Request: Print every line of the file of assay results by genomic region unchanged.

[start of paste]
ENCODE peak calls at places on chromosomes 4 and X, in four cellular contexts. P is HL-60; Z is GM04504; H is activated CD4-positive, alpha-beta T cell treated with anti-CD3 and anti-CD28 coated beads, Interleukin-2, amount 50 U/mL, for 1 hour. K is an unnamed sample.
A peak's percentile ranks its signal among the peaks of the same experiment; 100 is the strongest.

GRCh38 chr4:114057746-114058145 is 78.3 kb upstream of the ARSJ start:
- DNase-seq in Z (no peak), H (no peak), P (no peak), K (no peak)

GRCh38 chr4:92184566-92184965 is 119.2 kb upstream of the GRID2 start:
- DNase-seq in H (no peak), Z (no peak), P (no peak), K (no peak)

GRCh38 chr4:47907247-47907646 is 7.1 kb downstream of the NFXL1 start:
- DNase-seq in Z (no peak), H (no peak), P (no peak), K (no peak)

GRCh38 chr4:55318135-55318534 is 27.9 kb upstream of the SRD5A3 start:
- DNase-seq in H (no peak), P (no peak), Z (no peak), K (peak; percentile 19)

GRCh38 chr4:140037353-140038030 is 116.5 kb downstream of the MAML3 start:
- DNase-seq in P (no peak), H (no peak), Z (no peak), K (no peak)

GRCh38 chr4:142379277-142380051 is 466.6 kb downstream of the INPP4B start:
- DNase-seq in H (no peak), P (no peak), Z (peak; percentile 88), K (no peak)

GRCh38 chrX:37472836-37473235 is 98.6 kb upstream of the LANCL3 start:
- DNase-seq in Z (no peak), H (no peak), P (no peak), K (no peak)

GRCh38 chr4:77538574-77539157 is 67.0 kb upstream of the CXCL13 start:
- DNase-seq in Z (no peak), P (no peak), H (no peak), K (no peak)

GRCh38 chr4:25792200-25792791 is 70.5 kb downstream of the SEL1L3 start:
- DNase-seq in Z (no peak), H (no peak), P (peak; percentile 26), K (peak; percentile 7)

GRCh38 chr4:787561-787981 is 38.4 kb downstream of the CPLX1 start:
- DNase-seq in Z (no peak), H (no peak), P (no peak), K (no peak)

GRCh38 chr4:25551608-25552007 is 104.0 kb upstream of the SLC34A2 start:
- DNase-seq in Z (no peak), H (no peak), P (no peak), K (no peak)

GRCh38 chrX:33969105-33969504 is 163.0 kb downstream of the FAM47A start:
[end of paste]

ENCODE peak calls at places on chromosomes 4 and X, in four cellular contexts. P is HL-60; Z is GM04504; H is activated CD4-positive, alpha-beta T cell treated with anti-CD3 and anti-CD28 coated beads, Interleukin-2, amount 50 U/mL, for 1 hour. K is an unnamed sample.
A peak's percentile ranks its signal among the peaks of the same experiment; 100 is the strongest.

GRCh38 chr4:114057746-114058145 is 78.3 kb upstream of the ARSJ start:
- DNase-seq in Z (no peak), H (no peak), P (no peak), K (no peak)

GRCh38 chr4:92184566-92184965 is 119.2 kb upstream of the GRID2 start:
- DNase-seq in H (no peak), Z (no peak), P (no peak), K (no peak)

GRCh38 chr4:47907247-47907646 is 7.1 kb downstream of the NFXL1 start:
- DNase-seq in Z (no peak), H (no peak), P (no peak), K (no peak)

GRCh38 chr4:55318135-55318534 is 27.9 kb upstream of the SRD5A3 start:
- DNase-seq in H (no peak), P (no peak), Z (no peak), K (peak; percentile 19)

GRCh38 chr4:140037353-140038030 is 116.5 kb downstream of the MAML3 start:
- DNase-seq in P (no peak), H (no peak), Z (no peak), K (no peak)

GRCh38 chr4:142379277-142380051 is 466.6 kb downstream of the INPP4B start:
- DNase-seq in H (no peak), P (no peak), Z (peak; percentile 88), K (no peak)

GRCh38 chrX:37472836-37473235 is 98.6 kb upstream of the LANCL3 start:
- DNase-seq in Z (no peak), H (no peak), P (no peak), K (no peak)

GRCh38 chr4:77538574-77539157 is 67.0 kb upstream of the CXCL13 start:
- DNase-seq in Z (no peak), P (no peak), H (no peak), K (no peak)

GRCh38 chr4:25792200-25792791 is 70.5 kb downstream of the SEL1L3 start:
- DNase-seq in Z (no peak), H (no peak), P (peak; percentile 26), K (peak; percentile 7)

GRCh38 chr4:787561-787981 is 38.4 kb downstream of the CPLX1 start:
- DNase-seq in Z (no peak), H (no peak), P (no peak), K (no peak)

GRCh38 chr4:25551608-25552007 is 104.0 kb upstream of the SLC34A2 start:
- DNase-seq in Z (no peak), H (no peak), P (no peak), K (no peak)

GRCh38 chrX:33969105-33969504 is 163.0 kb downstream of the FAM47A start: